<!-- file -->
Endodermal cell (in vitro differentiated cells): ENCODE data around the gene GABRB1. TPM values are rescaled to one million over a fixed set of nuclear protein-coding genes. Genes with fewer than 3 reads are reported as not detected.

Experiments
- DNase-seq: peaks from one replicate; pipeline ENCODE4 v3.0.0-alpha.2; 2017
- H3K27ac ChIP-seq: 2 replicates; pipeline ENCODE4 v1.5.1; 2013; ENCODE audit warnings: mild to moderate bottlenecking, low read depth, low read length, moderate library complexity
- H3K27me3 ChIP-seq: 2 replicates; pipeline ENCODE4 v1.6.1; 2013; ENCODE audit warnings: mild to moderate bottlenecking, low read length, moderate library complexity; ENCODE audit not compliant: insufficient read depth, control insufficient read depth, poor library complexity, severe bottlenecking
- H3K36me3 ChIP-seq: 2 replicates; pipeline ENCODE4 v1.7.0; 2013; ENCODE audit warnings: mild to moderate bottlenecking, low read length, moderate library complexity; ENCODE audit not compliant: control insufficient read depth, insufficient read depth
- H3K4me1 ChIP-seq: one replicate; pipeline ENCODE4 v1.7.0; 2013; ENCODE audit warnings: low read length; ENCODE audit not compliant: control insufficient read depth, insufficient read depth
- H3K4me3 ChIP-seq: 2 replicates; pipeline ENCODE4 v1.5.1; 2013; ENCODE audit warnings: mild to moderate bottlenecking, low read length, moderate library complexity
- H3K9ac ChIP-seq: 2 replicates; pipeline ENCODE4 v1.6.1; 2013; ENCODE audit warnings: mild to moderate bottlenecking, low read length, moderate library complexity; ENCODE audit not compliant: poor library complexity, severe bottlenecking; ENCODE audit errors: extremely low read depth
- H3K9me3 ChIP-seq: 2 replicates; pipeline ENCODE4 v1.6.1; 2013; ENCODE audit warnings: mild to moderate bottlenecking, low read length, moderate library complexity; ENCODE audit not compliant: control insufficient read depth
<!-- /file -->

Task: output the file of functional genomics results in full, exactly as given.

Endodermal cell (in vitro differentiated cells): ENCODE data around the gene GABRB1. TPM values are rescaled to one million over a fixed set of nuclear protein-coding genes. Genes with fewer than 3 reads are reported as not detected.

Experiments
- DNase-seq: peaks from one replicate; pipeline ENCODE4 v3.0.0-alpha.2; 2017
- H3K27ac ChIP-seq: 2 replicates; pipeline ENCODE4 v1.5.1; 2013; ENCODE audit warnings: mild to moderate bottlenecking, low read depth, low read length, moderate library complexity
- H3K27me3 ChIP-seq: 2 replicates; pipeline ENCODE4 v1.6.1; 2013; ENCODE audit warnings: mild to moderate bottlenecking, low read length, moderate library complexity; ENCODE audit not compliant: insufficient read depth, control insufficient read depth, poor library complexity, severe bottlenecking
- H3K36me3 ChIP-seq: 2 replicates; pipeline ENCODE4 v1.7.0; 2013; ENCODE audit warnings: mild to moderate bottlenecking, low read length, moderate library complexity; ENCODE audit not compliant: control insufficient read depth, insufficient read depth
- H3K4me1 ChIP-seq: one replicate; pipeline ENCODE4 v1.7.0; 2013; ENCODE audit warnings: low read length; ENCODE audit not compliant: control insufficient read depth, insufficient read depth
- H3K4me3 ChIP-seq: 2 replicates; pipeline ENCODE4 v1.5.1; 2013; ENCODE audit warnings: mild to moderate bottlenecking, low read length, moderate library complexity
- H3K9ac ChIP-seq: 2 replicates; pipeline ENCODE4 v1.6.1; 2013; ENCODE audit warnings: mild to moderate bottlenecking, low read length, moderate library complexity; ENCODE audit not compliant: poor library complexity, severe bottlenecking; ENCODE audit errors: extremely low read depth
- H3K9me3 ChIP-seq: 2 replicates; pipeline ENCODE4 v1.6.1; 2013; ENCODE audit warnings: mild to moderate bottlenecking, low read length, moderate library complexity; ENCODE audit not compliant: control insufficient read depth